Later, when you have some data on your campaign, learn about negative keywords (keywords to exclude) and match types to further enhance your keyword selections.
Use all the tools you can
Google wants companies to use their PPC tools. It’s their way to make money, so they go out of their way to provide you with a lot of tools. Almost overwhelmingly so. But there are a few tools that every PPC ad campaign should use to get the best ROI.
One of the most important is limiting the geographic range where your ad is displayed. Most businesses are not national, but we have seen a lot of companies come in with a campaign and see that they’re advertising to the entire country. Google lets you select specific post codes or distances from a city as the range your ad will display in. Always use this. Not only will it make your ads a bit cheaper, it will bring in more targeted customers.
If you watched the video on the ad auction process, you will have seen a brief intro to ad formats. Those super-fancy ads you see lately with phone numbers, full URLs, addresses, and other information beyond the bare text ad are helpful in giving people more information. Use them as much as you can. Check out the “ad extensions” settings in AdWords to get started.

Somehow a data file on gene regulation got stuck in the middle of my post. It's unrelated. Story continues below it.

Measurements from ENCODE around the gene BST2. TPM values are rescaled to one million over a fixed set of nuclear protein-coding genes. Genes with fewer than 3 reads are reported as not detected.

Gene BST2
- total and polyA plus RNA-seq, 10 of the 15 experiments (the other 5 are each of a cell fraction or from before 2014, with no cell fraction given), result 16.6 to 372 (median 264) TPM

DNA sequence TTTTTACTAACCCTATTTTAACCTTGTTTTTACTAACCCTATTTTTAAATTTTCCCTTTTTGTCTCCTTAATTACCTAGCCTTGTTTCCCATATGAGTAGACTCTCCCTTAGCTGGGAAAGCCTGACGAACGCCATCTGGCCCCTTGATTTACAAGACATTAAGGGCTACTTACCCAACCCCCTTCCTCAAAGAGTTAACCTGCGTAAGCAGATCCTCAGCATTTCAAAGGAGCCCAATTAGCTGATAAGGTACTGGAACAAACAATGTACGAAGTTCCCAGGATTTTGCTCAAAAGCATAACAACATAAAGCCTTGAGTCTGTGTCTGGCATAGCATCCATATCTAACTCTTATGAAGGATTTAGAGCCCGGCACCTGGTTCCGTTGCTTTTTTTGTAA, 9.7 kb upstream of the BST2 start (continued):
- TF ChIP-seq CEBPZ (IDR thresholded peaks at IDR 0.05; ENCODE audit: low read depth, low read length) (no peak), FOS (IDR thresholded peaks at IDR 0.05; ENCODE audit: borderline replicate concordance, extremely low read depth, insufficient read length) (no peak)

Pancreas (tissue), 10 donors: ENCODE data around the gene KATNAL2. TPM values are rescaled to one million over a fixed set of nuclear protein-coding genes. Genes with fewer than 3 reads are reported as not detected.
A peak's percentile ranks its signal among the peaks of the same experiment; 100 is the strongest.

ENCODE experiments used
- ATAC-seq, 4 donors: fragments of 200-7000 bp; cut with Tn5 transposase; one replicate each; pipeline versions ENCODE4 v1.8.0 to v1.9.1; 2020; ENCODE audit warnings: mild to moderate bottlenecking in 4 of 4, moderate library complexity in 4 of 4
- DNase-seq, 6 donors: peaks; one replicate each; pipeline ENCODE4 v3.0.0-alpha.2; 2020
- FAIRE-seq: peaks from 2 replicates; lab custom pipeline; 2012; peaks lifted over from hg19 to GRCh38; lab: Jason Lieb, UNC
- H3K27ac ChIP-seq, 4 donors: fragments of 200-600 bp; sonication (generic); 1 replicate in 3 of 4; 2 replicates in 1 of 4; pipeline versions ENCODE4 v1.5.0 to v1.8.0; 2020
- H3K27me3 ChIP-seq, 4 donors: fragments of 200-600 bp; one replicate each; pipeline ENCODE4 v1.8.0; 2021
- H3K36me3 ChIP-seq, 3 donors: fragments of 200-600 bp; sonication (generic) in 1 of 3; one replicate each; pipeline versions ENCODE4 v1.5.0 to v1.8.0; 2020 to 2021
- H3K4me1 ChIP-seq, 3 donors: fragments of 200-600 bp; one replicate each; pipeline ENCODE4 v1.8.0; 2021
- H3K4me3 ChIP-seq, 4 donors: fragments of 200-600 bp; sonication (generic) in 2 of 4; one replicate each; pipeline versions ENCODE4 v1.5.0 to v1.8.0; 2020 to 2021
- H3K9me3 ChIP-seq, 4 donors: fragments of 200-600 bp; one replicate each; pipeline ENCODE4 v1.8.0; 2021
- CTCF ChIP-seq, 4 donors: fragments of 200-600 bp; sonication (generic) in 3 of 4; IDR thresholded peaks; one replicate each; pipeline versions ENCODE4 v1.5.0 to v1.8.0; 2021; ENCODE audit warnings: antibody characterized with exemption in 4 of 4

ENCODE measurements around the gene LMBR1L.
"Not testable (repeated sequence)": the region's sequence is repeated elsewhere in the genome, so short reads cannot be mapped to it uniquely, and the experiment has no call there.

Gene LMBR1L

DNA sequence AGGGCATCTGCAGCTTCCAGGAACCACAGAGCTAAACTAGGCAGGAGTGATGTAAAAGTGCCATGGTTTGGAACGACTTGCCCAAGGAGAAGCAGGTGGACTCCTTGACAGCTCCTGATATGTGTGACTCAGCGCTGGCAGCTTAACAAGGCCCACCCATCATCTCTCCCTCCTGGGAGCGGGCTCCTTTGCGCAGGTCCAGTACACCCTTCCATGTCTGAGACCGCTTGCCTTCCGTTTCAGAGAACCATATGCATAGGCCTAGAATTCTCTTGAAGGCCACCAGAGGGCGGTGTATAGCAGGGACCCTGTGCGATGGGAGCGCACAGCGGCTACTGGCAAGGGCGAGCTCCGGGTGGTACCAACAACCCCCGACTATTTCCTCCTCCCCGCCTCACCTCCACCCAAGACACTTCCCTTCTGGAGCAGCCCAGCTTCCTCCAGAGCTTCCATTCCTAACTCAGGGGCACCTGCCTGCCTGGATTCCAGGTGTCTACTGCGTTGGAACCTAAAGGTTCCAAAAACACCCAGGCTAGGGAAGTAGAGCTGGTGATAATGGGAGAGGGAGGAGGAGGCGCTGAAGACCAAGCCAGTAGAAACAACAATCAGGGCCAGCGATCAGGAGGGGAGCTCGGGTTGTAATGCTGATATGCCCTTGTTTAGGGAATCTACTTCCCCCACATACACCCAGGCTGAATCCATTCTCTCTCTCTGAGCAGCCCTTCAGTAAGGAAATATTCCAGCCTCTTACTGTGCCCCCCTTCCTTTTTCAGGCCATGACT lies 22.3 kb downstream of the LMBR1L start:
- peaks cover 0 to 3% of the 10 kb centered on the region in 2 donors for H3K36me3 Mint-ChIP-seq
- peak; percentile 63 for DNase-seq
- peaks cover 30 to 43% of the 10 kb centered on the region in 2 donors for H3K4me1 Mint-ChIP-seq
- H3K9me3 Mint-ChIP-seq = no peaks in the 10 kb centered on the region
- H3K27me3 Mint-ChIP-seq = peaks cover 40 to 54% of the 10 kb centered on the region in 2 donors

Google wants to help your business succeed. The better you make your ads, the more they’ll want them displayed and the cheaper your ad rate will be. Use all the tools they have to assist you, and that includes their useful help pages!
Test and test again, smartly
All PPC campaigns must evolve over time, and that means you need to learn how to test your ads for constant improvement. Split testing and other testing methods are crucial. Without testing, and accurate analytics on your testing, every tweak you make will be a shot in the dark.
However, don’t go the other extreme and test excessively. Testing must be done like a scientist. You need a methodical plan of what you are testing, why you’re testing it, and what results you expect to receive. In practice, most test tweaks don’t move the needle significantly. Of those that do, about half will work well and half will not. It’s much like a bell curve. You have to hit the tails to really see significant improvement.
An article on Search Engine Land talks about some other testing myths and how you can test smartly for your pages. It’s a good place to start. To learn how to actually test, again, Google’s help pages are indispensable. Also, always remember that testing means testing both your PPC ad and your landing page. Google calculates the quality score component of Ad Rank based on both!
PPC is trickier than it first appears, but it can be learned and used to full advantage for your business. Sticking to best practices like the ones you’ve just learned will keep you from making major mistakes while you surmount the learning curve. Once you get a grip on it, and you start seeing results, we think you’ll be quite pleased at the increased business you get. Make a commitment in 2016 to learn PPC or get a Ninja to do it for you.